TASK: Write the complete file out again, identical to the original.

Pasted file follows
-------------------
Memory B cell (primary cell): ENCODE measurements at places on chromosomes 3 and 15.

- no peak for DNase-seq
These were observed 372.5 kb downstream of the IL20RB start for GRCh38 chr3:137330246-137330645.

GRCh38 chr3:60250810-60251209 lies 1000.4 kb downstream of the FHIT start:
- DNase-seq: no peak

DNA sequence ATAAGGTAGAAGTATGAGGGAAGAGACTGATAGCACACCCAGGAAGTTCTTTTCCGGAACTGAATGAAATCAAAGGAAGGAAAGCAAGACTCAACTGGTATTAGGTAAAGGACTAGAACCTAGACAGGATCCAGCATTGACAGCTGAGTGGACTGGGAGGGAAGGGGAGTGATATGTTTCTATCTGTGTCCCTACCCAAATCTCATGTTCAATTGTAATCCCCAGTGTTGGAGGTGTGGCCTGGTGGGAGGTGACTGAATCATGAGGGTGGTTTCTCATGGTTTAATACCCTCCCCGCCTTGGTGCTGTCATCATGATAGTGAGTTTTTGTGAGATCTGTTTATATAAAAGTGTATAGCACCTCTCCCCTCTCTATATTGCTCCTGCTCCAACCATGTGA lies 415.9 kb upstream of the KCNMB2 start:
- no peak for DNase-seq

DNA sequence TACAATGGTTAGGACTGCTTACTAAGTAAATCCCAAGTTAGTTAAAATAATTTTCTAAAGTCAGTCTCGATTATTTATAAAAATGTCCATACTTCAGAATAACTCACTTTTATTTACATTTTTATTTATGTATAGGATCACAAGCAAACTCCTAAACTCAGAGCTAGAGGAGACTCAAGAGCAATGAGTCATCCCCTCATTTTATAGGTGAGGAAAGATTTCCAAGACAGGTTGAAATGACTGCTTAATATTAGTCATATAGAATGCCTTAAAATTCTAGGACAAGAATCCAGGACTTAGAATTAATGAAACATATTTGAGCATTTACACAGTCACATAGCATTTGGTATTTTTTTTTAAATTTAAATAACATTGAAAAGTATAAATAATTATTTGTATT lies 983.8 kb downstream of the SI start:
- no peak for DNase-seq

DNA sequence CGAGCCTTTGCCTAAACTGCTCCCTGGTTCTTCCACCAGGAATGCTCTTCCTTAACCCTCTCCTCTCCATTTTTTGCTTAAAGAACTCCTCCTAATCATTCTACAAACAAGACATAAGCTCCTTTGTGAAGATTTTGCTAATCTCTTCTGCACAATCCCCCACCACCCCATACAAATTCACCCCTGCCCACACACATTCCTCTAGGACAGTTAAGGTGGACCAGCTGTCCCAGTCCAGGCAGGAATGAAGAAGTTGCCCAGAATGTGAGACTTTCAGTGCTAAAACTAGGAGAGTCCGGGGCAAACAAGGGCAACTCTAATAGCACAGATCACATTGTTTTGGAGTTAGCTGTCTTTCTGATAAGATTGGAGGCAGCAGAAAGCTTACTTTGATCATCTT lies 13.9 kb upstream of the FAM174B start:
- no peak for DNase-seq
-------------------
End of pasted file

Memory B cell (primary cell): ENCODE measurements at places on chromosomes 3 and 15.

- no peak for DNase-seq
These were observed 372.5 kb downstream of the IL20RB start for GRCh38 chr3:137330246-137330645.

GRCh38 chr3:60250810-60251209 lies 1000.4 kb downstream of the FHIT start:
- DNase-seq: no peak

DNA sequence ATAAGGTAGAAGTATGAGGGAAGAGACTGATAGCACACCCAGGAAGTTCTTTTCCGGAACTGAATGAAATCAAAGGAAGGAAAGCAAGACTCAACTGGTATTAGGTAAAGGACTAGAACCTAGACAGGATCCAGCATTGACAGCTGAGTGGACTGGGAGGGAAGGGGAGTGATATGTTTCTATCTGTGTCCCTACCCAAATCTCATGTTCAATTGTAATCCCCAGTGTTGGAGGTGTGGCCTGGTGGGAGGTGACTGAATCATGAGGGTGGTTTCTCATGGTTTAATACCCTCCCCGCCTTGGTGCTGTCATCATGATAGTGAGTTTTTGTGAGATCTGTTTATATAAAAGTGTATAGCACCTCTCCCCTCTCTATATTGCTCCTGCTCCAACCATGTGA lies 415.9 kb upstream of the KCNMB2 start:
- no peak for DNase-seq

DNA sequence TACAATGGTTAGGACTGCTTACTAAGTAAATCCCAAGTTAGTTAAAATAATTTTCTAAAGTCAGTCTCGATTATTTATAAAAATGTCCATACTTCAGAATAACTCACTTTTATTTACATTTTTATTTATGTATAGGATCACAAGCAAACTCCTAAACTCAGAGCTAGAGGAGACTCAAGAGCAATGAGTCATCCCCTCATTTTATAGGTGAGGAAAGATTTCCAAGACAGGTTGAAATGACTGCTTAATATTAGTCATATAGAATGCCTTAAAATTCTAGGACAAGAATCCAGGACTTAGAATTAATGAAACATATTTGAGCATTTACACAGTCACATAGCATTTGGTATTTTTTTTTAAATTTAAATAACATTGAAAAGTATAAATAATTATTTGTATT lies 983.8 kb downstream of the SI start:
- no peak for DNase-seq

DNA sequence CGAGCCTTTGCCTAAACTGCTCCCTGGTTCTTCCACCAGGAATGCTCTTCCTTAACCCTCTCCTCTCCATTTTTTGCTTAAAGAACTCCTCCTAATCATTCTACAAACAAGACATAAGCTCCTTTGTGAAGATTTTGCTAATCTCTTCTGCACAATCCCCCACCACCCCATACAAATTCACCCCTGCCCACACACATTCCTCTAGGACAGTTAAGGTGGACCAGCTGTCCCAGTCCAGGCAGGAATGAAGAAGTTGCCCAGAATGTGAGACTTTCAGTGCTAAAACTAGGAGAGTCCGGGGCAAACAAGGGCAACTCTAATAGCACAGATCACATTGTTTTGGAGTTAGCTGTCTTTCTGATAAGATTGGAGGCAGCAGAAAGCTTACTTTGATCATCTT lies 13.9 kb upstream of the FAM174B start:
- no peak for DNase-seq